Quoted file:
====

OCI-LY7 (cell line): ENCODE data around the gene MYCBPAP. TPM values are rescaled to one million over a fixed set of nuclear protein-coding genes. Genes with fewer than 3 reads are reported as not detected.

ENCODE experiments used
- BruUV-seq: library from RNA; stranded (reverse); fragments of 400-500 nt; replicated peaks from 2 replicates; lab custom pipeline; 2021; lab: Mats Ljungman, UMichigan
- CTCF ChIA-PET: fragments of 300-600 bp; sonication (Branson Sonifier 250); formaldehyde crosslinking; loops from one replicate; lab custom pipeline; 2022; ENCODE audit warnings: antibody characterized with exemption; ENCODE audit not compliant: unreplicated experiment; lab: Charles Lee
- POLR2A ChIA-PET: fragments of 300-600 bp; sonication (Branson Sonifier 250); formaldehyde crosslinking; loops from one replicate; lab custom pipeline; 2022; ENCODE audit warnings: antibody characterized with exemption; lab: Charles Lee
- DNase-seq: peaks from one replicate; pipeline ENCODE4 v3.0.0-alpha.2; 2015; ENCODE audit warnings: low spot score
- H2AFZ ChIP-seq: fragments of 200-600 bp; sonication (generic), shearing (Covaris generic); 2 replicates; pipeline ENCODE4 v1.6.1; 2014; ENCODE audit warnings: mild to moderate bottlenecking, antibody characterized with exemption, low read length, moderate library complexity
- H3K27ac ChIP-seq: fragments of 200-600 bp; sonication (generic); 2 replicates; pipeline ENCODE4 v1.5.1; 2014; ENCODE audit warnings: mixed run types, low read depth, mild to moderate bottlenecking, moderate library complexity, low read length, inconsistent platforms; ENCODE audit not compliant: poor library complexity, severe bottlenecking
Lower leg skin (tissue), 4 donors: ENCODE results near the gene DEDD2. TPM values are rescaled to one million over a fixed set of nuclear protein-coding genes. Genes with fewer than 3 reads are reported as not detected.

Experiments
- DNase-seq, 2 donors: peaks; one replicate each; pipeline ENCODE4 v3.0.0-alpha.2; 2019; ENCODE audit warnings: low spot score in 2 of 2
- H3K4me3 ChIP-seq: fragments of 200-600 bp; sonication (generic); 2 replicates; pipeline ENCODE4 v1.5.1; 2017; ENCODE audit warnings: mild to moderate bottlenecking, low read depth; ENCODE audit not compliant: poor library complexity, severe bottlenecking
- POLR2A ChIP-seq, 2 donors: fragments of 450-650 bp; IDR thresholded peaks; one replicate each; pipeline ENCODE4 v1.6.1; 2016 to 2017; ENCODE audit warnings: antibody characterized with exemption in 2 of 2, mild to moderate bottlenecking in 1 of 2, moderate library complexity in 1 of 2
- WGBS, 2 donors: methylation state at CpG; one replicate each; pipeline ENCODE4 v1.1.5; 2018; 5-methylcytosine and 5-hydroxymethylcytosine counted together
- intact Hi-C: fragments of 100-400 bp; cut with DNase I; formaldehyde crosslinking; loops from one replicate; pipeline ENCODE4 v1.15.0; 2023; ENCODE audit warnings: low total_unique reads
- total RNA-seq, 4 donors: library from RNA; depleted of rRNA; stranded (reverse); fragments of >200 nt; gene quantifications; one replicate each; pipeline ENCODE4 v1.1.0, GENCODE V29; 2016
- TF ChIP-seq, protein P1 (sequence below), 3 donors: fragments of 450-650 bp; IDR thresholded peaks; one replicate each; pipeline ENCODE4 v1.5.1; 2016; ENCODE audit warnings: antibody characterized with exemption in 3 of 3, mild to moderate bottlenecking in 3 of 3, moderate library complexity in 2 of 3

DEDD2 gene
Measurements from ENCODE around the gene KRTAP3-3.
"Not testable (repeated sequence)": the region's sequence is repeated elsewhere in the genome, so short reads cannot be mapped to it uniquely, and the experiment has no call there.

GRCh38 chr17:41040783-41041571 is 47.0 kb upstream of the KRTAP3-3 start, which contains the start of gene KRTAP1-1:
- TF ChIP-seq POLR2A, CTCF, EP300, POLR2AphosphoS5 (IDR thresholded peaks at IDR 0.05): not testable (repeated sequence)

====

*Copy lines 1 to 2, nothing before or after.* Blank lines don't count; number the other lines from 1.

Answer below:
OCI-LY7 (cell line): ENCODE data around the gene MYCBPAP. TPM values are rescaled to one million over a fixed set of nuclear protein-coding genes. Genes with fewer than 3 reads are reported as not detected.

ENCODE experiments used